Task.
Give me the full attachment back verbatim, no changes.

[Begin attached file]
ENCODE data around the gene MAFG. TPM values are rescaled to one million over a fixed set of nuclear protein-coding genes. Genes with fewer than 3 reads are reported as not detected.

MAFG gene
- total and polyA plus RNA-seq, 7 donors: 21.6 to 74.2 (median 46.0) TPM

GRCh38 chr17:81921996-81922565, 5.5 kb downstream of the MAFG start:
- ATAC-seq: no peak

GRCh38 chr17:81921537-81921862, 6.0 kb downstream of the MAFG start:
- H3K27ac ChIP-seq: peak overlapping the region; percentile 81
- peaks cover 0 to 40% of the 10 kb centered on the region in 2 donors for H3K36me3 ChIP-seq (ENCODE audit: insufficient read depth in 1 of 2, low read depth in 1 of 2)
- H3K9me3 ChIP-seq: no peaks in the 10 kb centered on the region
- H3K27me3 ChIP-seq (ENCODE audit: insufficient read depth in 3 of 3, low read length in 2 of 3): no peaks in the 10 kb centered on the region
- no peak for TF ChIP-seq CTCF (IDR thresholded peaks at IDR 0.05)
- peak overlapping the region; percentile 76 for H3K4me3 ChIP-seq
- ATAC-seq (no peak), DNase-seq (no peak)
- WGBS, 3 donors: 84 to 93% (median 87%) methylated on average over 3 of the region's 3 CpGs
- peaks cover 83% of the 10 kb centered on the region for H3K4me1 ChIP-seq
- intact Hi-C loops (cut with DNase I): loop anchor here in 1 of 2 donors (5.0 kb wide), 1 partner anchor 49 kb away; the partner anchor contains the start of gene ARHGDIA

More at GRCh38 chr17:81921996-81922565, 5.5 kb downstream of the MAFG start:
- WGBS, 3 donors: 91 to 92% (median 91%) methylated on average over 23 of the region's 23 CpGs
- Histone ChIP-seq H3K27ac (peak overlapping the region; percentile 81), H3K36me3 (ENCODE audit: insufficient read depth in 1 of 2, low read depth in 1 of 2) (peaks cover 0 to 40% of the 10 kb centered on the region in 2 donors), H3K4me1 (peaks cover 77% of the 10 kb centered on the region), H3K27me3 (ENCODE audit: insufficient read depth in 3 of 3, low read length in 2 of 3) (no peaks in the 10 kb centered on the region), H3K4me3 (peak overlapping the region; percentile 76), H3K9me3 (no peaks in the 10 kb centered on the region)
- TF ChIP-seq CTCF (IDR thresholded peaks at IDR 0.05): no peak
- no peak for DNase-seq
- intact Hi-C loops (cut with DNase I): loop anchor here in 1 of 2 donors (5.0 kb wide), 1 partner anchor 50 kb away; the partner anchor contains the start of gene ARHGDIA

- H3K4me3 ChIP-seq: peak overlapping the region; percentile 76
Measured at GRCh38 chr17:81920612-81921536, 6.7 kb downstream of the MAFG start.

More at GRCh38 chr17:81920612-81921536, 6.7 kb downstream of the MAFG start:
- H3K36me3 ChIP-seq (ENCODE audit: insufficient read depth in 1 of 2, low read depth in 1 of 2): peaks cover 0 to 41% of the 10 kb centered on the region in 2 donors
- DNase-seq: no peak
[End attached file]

ENCODE data around the gene MAFG. TPM values are rescaled to one million over a fixed set of nuclear protein-coding genes. Genes with fewer than 3 reads are reported as not detected.

MAFG gene
- total and polyA plus RNA-seq, 7 donors: 21.6 to 74.2 (median 46.0) TPM

GRCh38 chr17:81921996-81922565, 5.5 kb downstream of the MAFG start:
- ATAC-seq: no peak

GRCh38 chr17:81921537-81921862, 6.0 kb downstream of the MAFG start:
- H3K27ac ChIP-seq: peak overlapping the region; percentile 81
- peaks cover 0 to 40% of the 10 kb centered on the region in 2 donors for H3K36me3 ChIP-seq (ENCODE audit: insufficient read depth in 1 of 2, low read depth in 1 of 2)
- H3K9me3 ChIP-seq: no peaks in the 10 kb centered on the region
- H3K27me3 ChIP-seq (ENCODE audit: insufficient read depth in 3 of 3, low read length in 2 of 3): no peaks in the 10 kb centered on the region
- no peak for TF ChIP-seq CTCF (IDR thresholded peaks at IDR 0.05)
- peak overlapping the region; percentile 76 for H3K4me3 ChIP-seq
- ATAC-seq (no peak), DNase-seq (no peak)
- WGBS, 3 donors: 84 to 93% (median 87%) methylated on average over 3 of the region's 3 CpGs
- peaks cover 83% of the 10 kb centered on the region for H3K4me1 ChIP-seq
- intact Hi-C loops (cut with DNase I): loop anchor here in 1 of 2 donors (5.0 kb wide), 1 partner anchor 49 kb away; the partner anchor contains the start of gene ARHGDIA

More at GRCh38 chr17:81921996-81922565, 5.5 kb downstream of the MAFG start:
- WGBS, 3 donors: 91 to 92% (median 91%) methylated on average over 23 of the region's 23 CpGs
- Histone ChIP-seq H3K27ac (peak overlapping the region; percentile 81), H3K36me3 (ENCODE audit: insufficient read depth in 1 of 2, low read depth in 1 of 2) (peaks cover 0 to 40% of the 10 kb centered on the region in 2 donors), H3K4me1 (peaks cover 77% of the 10 kb centered on the region), H3K27me3 (ENCODE audit: insufficient read depth in 3 of 3, low read length in 2 of 3) (no peaks in the 10 kb centered on the region), H3K4me3 (peak overlapping the region; percentile 76), H3K9me3 (no peaks in the 10 kb centered on the region)
- TF ChIP-seq CTCF (IDR thresholded peaks at IDR 0.05): no peak
- no peak for DNase-seq
- intact Hi-C loops (cut with DNase I): loop anchor here in 1 of 2 donors (5.0 kb wide), 1 partner anchor 50 kb away; the partner anchor contains the start of gene ARHGDIA

- H3K4me3 ChIP-seq: peak overlapping the region; percentile 76
Measured at GRCh38 chr17:81920612-81921536, 6.7 kb downstream of the MAFG start.

More at GRCh38 chr17:81920612-81921536, 6.7 kb downstream of the MAFG start:
- H3K36me3 ChIP-seq (ENCODE audit: insufficient read depth in 1 of 2, low read depth in 1 of 2): peaks cover 0 to 41% of the 10 kb centered on the region in 2 donors
- DNase-seq: no peak